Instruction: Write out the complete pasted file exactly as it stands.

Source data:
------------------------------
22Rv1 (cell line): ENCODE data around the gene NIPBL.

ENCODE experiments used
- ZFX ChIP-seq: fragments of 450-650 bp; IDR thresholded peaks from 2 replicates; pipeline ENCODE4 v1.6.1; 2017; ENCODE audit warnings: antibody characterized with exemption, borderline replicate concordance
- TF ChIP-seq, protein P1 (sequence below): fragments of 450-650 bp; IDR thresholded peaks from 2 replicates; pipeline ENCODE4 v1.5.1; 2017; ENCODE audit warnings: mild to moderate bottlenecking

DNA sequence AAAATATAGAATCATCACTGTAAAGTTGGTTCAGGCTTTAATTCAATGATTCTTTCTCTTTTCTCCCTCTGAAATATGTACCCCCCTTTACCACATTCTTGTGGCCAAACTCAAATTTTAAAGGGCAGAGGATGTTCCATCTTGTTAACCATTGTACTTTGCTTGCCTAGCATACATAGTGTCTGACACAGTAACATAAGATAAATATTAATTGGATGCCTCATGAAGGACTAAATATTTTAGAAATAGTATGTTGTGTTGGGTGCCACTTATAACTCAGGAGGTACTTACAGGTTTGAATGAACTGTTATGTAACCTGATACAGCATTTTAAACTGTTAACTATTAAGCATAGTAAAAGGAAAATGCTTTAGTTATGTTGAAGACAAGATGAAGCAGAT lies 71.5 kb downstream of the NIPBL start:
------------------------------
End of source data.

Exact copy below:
22Rv1 (cell line): ENCODE data around the gene NIPBL.

ENCODE experiments used
- ZFX ChIP-seq: fragments of 450-650 bp; IDR thresholded peaks from 2 replicates; pipeline ENCODE4 v1.6.1; 2017; ENCODE audit warnings: antibody characterized with exemption, borderline replicate concordance
- TF ChIP-seq, protein P1 (sequence below): fragments of 450-650 bp; IDR thresholded peaks from 2 replicates; pipeline ENCODE4 v1.5.1; 2017; ENCODE audit warnings: mild to moderate bottlenecking

DNA sequence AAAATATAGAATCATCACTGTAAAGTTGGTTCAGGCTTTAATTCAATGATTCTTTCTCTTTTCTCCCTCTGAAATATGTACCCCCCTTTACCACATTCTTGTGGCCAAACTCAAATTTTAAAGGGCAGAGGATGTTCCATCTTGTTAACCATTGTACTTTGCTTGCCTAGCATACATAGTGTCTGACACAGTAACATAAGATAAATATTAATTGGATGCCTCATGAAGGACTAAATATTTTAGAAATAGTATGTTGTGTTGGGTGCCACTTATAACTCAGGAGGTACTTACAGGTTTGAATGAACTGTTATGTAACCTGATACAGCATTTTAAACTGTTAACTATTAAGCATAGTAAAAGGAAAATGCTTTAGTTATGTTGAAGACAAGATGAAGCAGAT lies 71.5 kb downstream of the NIPBL start: